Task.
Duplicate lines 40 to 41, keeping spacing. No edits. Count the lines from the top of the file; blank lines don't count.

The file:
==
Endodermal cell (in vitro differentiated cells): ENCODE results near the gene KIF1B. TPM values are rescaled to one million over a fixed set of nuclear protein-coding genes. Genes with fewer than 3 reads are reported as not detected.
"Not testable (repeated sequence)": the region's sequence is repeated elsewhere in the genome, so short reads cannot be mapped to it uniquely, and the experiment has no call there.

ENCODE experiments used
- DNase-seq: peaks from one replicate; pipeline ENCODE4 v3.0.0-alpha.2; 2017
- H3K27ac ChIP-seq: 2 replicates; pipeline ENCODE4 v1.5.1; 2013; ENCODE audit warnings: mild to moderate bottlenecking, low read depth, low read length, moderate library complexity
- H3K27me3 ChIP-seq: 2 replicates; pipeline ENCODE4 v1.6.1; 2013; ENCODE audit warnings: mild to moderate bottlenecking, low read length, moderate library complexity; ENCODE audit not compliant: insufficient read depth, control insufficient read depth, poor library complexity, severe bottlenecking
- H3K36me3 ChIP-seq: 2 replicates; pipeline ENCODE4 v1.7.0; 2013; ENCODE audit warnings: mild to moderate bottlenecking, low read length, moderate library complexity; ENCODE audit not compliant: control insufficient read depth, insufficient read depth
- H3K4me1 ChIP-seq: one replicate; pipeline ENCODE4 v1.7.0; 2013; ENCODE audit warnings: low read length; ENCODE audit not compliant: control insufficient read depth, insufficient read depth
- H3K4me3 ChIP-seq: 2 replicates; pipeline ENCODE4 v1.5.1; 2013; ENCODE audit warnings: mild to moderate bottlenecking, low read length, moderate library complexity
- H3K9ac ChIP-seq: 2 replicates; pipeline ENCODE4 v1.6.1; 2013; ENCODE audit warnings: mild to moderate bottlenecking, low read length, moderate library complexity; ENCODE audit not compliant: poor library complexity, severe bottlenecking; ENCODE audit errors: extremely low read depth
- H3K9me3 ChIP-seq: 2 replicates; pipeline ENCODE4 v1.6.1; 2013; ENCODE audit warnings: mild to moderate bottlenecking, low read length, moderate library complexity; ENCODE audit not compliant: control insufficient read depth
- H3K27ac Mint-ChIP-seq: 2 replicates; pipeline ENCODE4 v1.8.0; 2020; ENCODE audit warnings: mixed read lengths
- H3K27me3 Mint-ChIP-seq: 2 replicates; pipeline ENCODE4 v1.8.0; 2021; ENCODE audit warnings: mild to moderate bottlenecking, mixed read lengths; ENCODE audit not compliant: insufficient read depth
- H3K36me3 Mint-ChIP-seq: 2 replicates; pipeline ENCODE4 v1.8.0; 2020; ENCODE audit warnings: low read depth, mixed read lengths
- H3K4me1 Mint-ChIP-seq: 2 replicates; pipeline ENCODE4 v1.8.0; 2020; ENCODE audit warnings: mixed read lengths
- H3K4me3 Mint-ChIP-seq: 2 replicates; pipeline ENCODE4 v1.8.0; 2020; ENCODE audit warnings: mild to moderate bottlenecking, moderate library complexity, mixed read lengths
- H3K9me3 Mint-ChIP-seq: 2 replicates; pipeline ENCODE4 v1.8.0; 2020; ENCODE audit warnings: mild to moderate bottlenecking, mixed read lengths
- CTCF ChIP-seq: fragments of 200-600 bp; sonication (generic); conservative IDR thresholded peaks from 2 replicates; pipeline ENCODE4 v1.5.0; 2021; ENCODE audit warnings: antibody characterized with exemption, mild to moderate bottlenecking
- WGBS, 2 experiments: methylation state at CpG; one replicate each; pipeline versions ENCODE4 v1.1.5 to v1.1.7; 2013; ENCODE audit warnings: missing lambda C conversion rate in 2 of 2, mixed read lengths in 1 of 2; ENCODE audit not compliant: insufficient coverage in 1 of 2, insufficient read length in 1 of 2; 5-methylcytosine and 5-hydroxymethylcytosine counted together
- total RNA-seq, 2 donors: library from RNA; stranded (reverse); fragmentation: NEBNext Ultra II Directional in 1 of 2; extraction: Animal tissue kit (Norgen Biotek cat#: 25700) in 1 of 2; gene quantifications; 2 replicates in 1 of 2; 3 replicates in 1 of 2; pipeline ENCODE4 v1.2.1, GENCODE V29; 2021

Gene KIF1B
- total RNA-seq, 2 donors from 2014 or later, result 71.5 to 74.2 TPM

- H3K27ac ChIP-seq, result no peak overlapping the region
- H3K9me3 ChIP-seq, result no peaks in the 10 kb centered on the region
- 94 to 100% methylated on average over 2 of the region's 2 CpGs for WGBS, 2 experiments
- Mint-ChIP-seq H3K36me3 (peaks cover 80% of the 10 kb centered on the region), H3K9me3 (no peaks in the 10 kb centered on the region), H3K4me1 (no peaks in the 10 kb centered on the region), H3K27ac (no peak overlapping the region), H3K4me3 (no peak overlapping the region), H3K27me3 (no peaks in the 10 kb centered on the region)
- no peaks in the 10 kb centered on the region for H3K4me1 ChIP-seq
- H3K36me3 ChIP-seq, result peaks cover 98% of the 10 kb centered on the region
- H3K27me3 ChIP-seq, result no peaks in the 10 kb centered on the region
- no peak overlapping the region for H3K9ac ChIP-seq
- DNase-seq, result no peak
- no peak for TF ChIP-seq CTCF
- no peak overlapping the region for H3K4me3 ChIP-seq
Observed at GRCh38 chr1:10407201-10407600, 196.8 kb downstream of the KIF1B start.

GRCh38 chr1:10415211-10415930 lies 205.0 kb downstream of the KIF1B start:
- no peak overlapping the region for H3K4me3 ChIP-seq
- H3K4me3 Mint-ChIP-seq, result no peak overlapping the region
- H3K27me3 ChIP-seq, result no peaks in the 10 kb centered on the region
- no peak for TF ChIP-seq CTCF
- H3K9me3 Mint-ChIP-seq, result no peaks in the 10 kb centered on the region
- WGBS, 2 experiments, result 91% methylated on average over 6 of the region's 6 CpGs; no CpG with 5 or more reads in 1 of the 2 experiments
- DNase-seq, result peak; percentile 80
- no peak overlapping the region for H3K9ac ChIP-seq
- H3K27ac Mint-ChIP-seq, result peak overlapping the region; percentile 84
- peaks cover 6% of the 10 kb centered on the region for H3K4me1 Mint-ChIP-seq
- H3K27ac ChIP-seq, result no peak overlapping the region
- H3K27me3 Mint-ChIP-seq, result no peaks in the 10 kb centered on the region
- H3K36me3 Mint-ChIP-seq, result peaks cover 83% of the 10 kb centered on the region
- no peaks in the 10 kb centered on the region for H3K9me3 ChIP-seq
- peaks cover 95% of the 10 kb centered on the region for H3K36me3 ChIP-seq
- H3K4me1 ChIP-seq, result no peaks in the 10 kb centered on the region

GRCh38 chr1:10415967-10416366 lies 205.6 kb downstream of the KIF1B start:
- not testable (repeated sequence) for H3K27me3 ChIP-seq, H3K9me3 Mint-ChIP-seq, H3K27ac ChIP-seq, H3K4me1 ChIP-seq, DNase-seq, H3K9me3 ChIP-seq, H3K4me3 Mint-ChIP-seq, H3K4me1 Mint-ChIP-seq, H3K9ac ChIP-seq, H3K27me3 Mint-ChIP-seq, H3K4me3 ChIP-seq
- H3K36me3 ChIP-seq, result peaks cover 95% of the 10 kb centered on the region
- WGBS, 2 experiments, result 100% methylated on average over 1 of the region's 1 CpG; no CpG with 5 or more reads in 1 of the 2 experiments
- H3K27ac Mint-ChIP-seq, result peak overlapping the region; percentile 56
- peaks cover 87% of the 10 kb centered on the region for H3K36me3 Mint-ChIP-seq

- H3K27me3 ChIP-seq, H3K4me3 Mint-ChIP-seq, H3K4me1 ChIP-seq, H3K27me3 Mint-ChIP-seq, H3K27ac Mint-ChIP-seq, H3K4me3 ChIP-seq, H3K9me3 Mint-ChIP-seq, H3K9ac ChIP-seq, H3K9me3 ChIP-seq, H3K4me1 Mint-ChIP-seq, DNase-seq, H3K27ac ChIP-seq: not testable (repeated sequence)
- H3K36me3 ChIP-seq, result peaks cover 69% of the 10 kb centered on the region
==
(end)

- H3K9me3 Mint-ChIP-seq, result no peaks in the 10 kb centered on the region
- WGBS, 2 experiments, result 91% methylated on average over 6 of the region's 6 CpGs; no CpG with 5 or more reads in 1 of the 2 experiments